Review: Marked in Flesh by Anne Bishop

This book was provided by the publisher in exchange for an honest review.

(Description nicked from Goodreads.)

“Since the Others allied themselves with the cassandra sangue, the fragile yet powerful human blood prophets who were being exploited by their own kind, the delicate dynamic between humans and Others changed. Some, like Simon Wolfgard, wolf shifter and leader of the Lakeside Courtyard, and blood prophet Meg Corbyn, see the new, closer companionship as beneficial—both personally and practically.

But not everyone is convinced. A group of radical humans is seeking to usurp land through a series of violent attacks on the Others. What they don’t realize is that there are older and more dangerous forces than shifters and vampires protecting the land that belongs to the Others—and those forces are willing to do whatever is necessary to protect what is theirs…”

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Review: Vision in Silver by Anne Bishop

Vision in SilverThis book was provided by the publisher in exchange for an honest review.

(Description nicked from B&

“The Others freed the cassandra sangue to protect the blood prophets from exploitation, not realizing their actions would have dire consequences. Now the fragile seers are in greater danger than ever before—both from their own weaknesses and from those who seek to control their divinations for wicked purposes. In desperate need of answers, Simon Wolfgard, a shape-shifter leader among the Others, has no choice but to enlist blood prophet Meg Corbyn’s help, regardless of the risks she faces by aiding him.

Meg is still deep in the throes of her addiction to the euphoria she feels when she cuts and speaks prophecy. She knows each slice of her blade tempts death. But Others and humans alike need answers, and her visions may be Simon’s only hope of ending the conflict.

For the shadows of war are deepening across the Atlantik, and the prejudice of a fanatic faction is threatening to bring the battle right to Meg and Simon’s doorstep….”

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Review: Murder of Crows by Anne Bishop

Murder-of-CrowsThis book was provided by the publisher in exchange for an honest review.

(Description nicked from B&

“After winning the trust of the terra indigene residing in the Lakeside Courtyard, Meg Corbyn has had trouble figuring out what it means to live among them. As a human, Meg should be barely tolerated prey, but her abilities as a cassandra sangue make her something more.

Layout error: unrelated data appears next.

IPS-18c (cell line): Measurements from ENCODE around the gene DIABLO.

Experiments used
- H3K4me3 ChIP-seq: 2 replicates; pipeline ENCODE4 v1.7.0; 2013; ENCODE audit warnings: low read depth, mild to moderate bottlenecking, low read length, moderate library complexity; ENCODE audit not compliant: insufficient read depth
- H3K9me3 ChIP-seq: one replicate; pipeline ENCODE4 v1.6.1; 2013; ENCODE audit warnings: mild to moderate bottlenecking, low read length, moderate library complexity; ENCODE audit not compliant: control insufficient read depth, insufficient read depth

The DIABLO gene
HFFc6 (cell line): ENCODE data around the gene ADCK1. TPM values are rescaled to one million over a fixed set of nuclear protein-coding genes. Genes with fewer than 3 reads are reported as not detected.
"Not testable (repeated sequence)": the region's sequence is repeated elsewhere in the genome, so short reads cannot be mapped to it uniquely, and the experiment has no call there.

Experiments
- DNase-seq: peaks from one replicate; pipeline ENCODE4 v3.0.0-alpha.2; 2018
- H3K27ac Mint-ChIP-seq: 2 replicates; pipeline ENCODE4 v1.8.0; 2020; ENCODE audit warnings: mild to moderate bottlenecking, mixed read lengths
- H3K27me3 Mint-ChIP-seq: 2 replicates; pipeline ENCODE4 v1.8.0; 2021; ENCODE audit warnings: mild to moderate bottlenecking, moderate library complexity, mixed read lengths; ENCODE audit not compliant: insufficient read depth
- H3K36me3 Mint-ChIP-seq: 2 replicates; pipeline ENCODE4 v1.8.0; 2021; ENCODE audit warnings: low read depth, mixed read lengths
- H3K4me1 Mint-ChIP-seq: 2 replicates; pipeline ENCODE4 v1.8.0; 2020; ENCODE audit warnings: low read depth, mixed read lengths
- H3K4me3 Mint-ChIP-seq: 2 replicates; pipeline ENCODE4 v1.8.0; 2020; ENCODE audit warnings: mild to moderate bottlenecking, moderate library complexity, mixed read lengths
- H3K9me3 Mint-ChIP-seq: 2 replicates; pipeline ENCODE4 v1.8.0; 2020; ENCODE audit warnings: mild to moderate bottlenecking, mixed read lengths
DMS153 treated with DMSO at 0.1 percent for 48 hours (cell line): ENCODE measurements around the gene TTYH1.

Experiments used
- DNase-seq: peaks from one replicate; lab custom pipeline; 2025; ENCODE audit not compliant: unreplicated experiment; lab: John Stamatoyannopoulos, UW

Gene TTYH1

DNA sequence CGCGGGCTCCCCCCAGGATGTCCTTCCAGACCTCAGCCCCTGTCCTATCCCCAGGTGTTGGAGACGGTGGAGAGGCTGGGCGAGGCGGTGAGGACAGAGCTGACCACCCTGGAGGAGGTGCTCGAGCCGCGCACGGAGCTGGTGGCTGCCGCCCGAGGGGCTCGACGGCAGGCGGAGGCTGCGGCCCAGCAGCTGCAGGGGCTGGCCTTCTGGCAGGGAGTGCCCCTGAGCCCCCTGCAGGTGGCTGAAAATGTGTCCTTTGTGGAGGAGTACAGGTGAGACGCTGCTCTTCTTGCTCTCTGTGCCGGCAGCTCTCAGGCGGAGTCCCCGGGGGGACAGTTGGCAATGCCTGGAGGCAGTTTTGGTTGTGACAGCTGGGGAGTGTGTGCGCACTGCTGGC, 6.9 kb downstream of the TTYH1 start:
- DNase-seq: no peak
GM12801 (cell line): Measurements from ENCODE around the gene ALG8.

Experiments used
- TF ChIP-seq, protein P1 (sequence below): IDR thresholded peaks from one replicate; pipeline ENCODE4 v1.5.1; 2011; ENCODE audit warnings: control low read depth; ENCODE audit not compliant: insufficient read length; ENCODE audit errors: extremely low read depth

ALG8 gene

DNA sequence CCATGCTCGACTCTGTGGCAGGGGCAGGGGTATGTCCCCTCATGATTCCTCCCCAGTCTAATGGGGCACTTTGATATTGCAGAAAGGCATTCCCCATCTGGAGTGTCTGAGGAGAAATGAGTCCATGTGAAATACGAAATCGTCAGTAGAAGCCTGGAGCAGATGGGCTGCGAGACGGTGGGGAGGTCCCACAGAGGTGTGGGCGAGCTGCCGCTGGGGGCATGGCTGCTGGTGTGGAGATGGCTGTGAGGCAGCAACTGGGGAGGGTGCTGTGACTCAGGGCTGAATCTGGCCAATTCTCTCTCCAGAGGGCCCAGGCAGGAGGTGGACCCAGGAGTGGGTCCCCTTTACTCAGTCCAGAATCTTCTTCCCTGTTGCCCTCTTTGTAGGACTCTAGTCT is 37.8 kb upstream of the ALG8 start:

The appearance of two addictive drugs has sparked violence between the humans and the Others, resulting in the murder of both species in nearby cities. So when Meg has a dream about blood and black feathers in the snow, Simon Wolfgard—Lakeside’s shape-shifting leader—wonders if their blood prophet dreamed of a past attack or a future threat.

As the urge to speak prophecies strikes Meg more frequently, trouble finds its way inside the Courtyard. Now, the Others and the handful of humans residing there must work together to stop the man bent on reclaiming their blood prophet—and stop the danger that threatens to destroy them all.”

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Review: Written in Red by Anne Bishop

Written-in-RedThis book was borrowed from the Yolo County Public Library, Davis branch.

(Description nicked from B&

“As a cassandra sangue, or blood prophet, Meg Corbyn can see the future when her skin is cut—a gift that feels more like a curse. Meg’s Controller keeps her enslaved so he can have full access to her visions. But when she escapes, the only safe place Meg can hide is at the Lakeside Courtyard—a business district operated by the Others.

Shape-shifter Simon Wolfgard is reluctant to hire the stranger who inquires about the Human Liaison job. First, he senses she’s keeping a secret, and second, she doesn’t smell like human prey. Yet a stronger instinct propels him to give Meg the job. And when he learns the truth about Meg and that she’s wanted by the government, he’ll have to decide if she’s worth the fight between humans and the Others that will surely follow.”

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Review: The Pillars of the World by Anne Bishop

The Pillars of the WorldThis book was provided by the publisher in exchange for an honest review.

Fairies, or “the Fae,” as they’re sometimes called, have become fantasy literature’s staple characters. Who they are and what they do usually doesn’t vary much between books.

Anne Bishop’s The Pillars of the World, however, explores a reality where the Fae mingle with mortals and rely on them more than even they realize.

In a world that pulses with the elements’ subtle magic, Adolpho the Inquisitor abhors magic. A witch-hunter sworn to “save” magic-touched unfortunates, his hatred compels him to slaughter those who hold the powers of earth, water, air and fire. Adolpho gathers followers and teaches them the arts of extracting confessions and dissipating magic. His teachings prove to have unexpected consequences for the natural realm.

Ari, gifted with the powers of earth and fire, lives alone and nearly friendless until one summer moon when, compelled by a spell, she trysts with a Fae Lord. Now Ari finds herself visited by others of the Fae: some who want to befriend her, others who see her as a threat. The Fae lands are vanishing, their links to the mortal realm dissolving, and many Fae believe the witches are to blame. Beset on all sides, are the witches really at fault, or does guilt lie elsewhere?

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